Wednesday, February 07, 2007

Steven Jobs suggests giving up on anti-piracy copy protection software

An article in The New York Times today, on p C1, by John Markoff, "Apple Chief Urges Shift on Piracy" reports that Steven P. Jobs, CEO of Apple, is now suggesting that companies sell music without intrinsic copy protection.

In 2006, The Cato Institute had sponsored a forum on whether enforcement of copyrights really helps content creators and publishers, and sometimes it doesn't. There is a link where I summarized this, and I have a blog entry dated Sept 30 on Tim Lee's paper on the DMCA and copyright. On the other hand, the National Writers Union has always vigorously pursued copyright protection for writers, especially electronic reproduction rights.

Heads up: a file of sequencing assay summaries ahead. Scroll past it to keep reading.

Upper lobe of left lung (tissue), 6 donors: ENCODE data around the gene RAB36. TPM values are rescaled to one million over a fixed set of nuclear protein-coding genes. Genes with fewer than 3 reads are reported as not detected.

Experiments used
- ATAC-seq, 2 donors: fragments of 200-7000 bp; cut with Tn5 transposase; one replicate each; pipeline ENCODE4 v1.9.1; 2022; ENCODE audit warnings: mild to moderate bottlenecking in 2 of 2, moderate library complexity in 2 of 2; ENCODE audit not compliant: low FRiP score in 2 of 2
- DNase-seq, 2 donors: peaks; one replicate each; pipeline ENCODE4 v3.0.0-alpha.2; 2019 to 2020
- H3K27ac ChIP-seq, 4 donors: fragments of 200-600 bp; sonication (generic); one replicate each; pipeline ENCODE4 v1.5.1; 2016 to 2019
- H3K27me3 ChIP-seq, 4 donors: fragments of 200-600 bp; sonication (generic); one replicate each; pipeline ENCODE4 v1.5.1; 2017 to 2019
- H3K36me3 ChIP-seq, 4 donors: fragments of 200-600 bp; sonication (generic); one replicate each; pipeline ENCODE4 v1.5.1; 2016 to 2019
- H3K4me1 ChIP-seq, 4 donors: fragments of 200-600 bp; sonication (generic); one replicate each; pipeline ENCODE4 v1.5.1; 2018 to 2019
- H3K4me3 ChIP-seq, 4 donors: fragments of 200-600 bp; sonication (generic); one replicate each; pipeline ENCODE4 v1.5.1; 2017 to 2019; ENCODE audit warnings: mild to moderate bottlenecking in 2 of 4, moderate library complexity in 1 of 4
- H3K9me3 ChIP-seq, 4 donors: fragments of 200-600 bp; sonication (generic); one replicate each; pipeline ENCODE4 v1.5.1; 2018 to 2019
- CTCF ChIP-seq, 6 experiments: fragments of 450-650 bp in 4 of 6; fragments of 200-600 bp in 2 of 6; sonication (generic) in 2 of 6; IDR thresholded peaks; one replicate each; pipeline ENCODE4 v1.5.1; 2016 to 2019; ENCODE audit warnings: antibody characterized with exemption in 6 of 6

Jobs's comments reflect a criticism, that all of the copy protection technology is causing devices to be incompatible with many media, and that includes issues for the iPod. There is also a concern that scaling down copy protection for music would put similar pressures on movies and video, where piracy is perceived as a big problem. It would not eliminate the safe harbor take-down provisions of the DMCA.

No comments: